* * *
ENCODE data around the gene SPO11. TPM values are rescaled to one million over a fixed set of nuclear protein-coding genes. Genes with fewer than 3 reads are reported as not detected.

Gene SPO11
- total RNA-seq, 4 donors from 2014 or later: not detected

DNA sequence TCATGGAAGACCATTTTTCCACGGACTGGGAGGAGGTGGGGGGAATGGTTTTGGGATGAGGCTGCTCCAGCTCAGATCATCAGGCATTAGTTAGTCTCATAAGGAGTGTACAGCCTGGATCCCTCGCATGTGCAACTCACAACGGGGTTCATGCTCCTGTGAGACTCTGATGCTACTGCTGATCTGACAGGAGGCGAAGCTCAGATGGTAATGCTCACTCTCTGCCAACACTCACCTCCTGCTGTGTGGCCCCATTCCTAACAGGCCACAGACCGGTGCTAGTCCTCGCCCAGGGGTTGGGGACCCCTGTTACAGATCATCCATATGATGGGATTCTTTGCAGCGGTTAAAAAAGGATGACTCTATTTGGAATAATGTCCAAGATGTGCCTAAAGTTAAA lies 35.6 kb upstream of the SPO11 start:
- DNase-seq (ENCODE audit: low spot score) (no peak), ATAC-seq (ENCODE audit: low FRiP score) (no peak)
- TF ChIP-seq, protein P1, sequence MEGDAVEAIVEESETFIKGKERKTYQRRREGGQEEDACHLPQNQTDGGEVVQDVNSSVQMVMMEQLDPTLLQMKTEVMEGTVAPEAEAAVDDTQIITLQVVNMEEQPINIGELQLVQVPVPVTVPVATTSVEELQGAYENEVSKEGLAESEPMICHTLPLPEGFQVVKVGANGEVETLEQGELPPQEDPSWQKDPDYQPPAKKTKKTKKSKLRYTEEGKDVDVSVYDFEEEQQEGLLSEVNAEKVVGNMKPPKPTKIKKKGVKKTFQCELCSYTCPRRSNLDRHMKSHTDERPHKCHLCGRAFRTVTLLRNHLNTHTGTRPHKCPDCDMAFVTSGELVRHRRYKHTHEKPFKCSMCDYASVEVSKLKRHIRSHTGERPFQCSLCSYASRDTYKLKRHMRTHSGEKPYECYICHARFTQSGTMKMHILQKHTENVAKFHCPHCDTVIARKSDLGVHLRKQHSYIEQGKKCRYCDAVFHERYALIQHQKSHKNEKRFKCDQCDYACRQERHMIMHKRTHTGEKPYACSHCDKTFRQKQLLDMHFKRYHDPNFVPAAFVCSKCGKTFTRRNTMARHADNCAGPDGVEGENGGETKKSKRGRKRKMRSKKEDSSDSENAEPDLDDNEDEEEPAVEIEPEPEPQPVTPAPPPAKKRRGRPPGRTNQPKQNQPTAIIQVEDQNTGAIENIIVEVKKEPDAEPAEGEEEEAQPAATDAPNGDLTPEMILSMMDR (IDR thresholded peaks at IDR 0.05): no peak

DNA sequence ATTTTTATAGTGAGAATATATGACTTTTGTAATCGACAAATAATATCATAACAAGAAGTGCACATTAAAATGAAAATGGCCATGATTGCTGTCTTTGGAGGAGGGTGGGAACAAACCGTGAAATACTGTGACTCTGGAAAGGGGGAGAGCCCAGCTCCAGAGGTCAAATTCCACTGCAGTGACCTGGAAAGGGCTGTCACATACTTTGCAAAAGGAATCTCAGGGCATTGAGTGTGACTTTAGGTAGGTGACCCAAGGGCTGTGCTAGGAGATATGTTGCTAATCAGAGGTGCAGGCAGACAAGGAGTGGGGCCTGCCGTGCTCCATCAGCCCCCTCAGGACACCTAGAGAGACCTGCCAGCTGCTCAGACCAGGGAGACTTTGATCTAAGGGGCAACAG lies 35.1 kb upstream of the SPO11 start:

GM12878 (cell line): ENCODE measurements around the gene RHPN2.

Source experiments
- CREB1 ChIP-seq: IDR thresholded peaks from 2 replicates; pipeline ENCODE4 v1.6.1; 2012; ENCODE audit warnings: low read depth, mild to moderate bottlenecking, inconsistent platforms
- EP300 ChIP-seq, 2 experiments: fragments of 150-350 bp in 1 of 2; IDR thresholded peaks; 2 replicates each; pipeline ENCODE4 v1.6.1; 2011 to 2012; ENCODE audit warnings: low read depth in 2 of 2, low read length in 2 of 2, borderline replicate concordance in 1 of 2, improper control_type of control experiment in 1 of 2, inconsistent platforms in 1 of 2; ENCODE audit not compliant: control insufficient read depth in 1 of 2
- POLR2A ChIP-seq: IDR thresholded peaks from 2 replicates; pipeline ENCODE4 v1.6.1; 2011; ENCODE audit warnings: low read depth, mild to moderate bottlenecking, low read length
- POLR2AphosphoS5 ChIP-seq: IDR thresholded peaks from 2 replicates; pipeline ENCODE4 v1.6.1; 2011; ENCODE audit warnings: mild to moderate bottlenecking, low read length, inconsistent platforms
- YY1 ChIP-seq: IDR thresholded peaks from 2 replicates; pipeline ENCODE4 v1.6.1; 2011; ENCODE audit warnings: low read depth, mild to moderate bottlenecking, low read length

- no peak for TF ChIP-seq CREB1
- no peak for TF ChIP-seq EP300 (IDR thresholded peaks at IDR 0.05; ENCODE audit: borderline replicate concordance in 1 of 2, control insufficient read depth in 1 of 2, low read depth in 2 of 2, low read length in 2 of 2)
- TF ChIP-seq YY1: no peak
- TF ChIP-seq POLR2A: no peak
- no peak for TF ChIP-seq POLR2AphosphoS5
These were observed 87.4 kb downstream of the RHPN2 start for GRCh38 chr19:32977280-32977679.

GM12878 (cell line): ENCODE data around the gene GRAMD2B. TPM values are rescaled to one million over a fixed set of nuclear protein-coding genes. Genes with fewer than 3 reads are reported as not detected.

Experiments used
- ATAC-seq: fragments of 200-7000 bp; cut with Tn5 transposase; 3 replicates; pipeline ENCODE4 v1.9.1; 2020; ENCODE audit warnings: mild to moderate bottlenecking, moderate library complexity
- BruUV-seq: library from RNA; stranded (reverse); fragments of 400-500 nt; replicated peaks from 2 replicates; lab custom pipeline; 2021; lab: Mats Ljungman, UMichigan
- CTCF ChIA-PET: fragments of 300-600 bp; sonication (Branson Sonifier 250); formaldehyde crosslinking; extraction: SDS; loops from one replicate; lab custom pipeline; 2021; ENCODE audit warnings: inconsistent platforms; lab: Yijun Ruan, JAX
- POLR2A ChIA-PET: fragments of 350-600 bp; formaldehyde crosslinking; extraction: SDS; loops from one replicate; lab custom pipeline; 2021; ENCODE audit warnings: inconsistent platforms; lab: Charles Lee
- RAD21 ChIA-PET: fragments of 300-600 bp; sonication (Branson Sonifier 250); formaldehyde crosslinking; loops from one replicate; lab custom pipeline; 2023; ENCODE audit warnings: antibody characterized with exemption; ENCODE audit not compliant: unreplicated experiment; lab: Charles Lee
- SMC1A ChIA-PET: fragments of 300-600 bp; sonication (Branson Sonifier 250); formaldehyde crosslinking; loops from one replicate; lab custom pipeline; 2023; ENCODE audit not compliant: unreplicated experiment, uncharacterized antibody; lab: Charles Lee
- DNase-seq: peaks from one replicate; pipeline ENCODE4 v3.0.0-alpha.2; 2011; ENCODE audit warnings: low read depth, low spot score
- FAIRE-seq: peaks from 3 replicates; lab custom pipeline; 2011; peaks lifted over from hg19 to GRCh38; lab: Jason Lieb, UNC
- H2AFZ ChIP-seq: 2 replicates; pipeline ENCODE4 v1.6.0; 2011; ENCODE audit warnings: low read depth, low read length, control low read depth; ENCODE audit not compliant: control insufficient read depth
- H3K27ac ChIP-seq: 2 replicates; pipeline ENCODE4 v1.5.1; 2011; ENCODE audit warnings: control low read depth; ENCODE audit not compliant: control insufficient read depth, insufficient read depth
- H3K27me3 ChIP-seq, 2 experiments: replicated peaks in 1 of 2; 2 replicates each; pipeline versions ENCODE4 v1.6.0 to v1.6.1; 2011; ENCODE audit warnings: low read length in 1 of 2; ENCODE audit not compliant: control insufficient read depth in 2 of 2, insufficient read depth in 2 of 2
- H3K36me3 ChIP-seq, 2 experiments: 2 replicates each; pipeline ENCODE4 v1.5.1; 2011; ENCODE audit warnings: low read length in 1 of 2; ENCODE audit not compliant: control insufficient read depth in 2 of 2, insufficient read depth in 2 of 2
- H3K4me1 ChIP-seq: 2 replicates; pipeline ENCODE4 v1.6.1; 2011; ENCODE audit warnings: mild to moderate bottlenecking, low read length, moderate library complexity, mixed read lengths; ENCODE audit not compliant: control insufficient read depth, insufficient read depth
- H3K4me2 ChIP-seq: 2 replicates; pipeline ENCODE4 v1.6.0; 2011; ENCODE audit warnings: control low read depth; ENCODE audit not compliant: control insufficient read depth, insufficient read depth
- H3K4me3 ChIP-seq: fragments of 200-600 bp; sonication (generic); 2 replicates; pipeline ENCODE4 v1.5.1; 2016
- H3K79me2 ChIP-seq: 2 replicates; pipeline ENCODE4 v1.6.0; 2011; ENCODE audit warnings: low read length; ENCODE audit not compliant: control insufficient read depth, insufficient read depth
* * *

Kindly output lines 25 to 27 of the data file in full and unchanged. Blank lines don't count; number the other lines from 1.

- CTCF ChIA-PET: fragments of 300-600 bp; sonication (Branson Sonifier 250); formaldehyde crosslinking; extraction: SDS; loops from one replicate; lab custom pipeline; 2021; ENCODE audit warnings: inconsistent platforms; lab: Yijun Ruan, JAX
- POLR2A ChIA-PET: fragments of 350-600 bp; formaldehyde crosslinking; extraction: SDS; loops from one replicate; lab custom pipeline; 2021; ENCODE audit warnings: inconsistent platforms; lab: Charles Lee
- RAD21 ChIA-PET: fragments of 300-600 bp; sonication (Branson Sonifier 250); formaldehyde crosslinking; loops from one replicate; lab custom pipeline; 2023; ENCODE audit warnings: antibody characterized with exemption; ENCODE audit not compliant: unreplicated experiment; lab: Charles Lee